Latest Kaiser Health News Stories
A federal drug program blocks rural hospitals from getting discounts on rare-disease drugs, forcing staff to cut back on supplies of lifesaving medicines.
Not only are health prices hidden, industry players are contractually obligated to keep them secret. That’s why answering a simple question — how much does it cost to have a baby in Mountain View, Calif.? — became a journalistic quest.
Following a KHN investigation, the Food and Drug Administration has moved to speed up approvals of “orphan drugs” while closing a loophole that allowed drugmakers to skip pediatric testing.
Gobbling up doctors’ independent practices is lucrative for hospital systems — but not necessarily a good deal for the physicians or consumers, critics say. Northern California is a case in point.
This immunization may mark a shift among some vaccine makers to higher-priced, “niche” preventives that protect against very specific and sometimes rare illnesses.
Under a five-year agreement with the federal government, California is using Medicaid dollars to expand drug treatment, including more inpatient care and a broader range of medications.
The federal health law includes a provision that allows states to alter some of its rules if they can think of a better way to provide health care to their residents, but it’s not clear how far outside the box states can go.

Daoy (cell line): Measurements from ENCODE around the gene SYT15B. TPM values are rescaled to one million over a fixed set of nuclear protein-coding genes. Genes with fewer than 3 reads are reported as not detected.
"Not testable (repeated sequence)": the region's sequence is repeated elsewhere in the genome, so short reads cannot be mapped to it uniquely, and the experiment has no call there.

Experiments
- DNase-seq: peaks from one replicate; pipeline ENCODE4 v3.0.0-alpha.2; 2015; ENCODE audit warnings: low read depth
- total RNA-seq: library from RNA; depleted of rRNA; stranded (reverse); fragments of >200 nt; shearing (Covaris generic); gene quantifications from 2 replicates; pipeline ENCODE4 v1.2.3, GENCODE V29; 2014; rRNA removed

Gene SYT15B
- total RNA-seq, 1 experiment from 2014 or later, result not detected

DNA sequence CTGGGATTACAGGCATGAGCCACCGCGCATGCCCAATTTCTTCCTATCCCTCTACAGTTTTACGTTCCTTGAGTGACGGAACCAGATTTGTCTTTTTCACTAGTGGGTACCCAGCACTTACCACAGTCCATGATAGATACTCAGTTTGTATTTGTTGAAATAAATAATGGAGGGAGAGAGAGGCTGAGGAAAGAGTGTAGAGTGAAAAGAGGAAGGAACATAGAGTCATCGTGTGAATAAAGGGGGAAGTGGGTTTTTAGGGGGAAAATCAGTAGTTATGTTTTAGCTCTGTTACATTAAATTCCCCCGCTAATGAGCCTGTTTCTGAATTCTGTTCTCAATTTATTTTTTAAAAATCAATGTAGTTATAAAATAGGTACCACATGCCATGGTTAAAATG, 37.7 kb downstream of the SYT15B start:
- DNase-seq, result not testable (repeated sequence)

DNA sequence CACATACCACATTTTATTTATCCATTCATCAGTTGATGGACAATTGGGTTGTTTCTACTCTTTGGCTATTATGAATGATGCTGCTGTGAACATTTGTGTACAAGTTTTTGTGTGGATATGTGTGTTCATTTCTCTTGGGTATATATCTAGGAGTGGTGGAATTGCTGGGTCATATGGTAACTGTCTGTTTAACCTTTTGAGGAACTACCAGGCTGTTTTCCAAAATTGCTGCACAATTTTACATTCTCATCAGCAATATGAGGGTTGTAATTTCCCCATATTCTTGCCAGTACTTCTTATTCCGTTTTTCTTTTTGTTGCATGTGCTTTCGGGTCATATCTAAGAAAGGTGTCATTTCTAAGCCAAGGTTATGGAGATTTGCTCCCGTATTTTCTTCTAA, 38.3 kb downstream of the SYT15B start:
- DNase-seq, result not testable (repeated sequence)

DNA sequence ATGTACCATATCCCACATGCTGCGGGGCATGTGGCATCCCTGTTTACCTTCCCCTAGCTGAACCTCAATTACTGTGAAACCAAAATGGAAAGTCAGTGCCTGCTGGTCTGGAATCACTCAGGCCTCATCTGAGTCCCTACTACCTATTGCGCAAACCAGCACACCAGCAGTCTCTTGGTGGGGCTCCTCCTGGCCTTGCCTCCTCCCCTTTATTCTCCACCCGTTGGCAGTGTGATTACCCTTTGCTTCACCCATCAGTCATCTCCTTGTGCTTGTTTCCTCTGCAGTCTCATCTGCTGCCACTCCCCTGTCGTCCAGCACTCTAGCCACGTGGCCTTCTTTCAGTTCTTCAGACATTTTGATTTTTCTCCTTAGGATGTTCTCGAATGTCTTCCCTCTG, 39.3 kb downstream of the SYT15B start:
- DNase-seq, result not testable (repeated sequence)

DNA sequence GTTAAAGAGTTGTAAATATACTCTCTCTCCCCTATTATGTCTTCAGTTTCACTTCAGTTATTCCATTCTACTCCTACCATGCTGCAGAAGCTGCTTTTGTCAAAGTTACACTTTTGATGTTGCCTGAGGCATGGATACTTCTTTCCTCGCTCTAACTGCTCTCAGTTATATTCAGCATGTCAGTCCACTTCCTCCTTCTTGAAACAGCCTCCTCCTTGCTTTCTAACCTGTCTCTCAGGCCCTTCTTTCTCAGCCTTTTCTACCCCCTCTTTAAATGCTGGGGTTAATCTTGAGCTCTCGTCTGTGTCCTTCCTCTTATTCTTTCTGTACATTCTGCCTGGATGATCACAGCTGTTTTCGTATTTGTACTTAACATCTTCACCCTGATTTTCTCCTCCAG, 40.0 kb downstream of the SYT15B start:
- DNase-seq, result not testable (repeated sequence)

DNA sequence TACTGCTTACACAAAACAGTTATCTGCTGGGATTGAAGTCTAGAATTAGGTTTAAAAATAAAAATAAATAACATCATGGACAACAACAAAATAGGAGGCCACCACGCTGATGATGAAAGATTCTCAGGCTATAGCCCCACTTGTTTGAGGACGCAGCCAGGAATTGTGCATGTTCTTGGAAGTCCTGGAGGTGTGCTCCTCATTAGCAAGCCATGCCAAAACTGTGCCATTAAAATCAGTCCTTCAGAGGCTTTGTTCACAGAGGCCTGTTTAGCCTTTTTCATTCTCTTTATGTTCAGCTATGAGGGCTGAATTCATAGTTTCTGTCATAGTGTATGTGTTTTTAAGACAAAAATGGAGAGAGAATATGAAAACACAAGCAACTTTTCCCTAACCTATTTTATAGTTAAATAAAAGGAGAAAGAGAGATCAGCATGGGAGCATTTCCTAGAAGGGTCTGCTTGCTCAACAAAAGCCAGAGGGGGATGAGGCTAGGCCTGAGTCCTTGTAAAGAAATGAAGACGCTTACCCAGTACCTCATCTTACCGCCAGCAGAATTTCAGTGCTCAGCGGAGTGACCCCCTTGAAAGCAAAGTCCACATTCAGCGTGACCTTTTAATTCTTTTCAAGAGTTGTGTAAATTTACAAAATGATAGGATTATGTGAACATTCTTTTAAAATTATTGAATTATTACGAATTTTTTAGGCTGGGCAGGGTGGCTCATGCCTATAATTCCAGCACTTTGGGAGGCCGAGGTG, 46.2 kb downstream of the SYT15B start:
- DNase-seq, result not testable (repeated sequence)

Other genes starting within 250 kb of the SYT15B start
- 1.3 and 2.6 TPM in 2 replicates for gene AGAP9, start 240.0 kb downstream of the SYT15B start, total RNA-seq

Hospice care often prompts fear and misunderstanding, but the services provided can lead to less pain and trauma at the end of life.
Most acquisitions by hospitals of physician practices are too small to trigger antitrust attention, study says. But a buying spree of “onesies and twosies” doctor practices has driven competition down and prices up.
Fed up with high hospital costs and limited competition, Santa Barbara County sends willing employees out of town for better bargains. Local governments are slowly joining private employers in aggressively seeking out the best care for the lowest price.
The federal government plans to spend millions of dollars less this year on advertising and outreach efforts to support the health law’s open enrollment period, which starts Nov. 1.
Study suggests that many small tumors are sleepy, not deadly.
The USA’s first approved gene therapy — to be used to fight leukemia that resists standard therapies — will cost $475,000 for a one-time treatment.
As lawmakers look for ways to stabilize the health law marketplaces, a number of ideas — such as expanding who can “buy in” to Medicare and Medicaid or pushing young adults off their parents’ plans into the marketplaces — might come into play.
A genetically altered cancer drug, based on CAR T-cell therapies, could be a big success with leukemia patients but at a staggering cost.
This is the first federal website designed to help families choose a hospice, but experts aren’t impressed.
When leaders in Washington discuss the future of American health care, women are not always in the room. Here, nine women share their personal stories, fears and hopes.
Growing numbers of physicians say they support a single-payer health care system, a 180-degree turn in opinion over a decade.
Medicaid spent billions more in 2016 than the year before on decades-old prescription drugs, including many generics, a Kaiser Health News data analysis shows.
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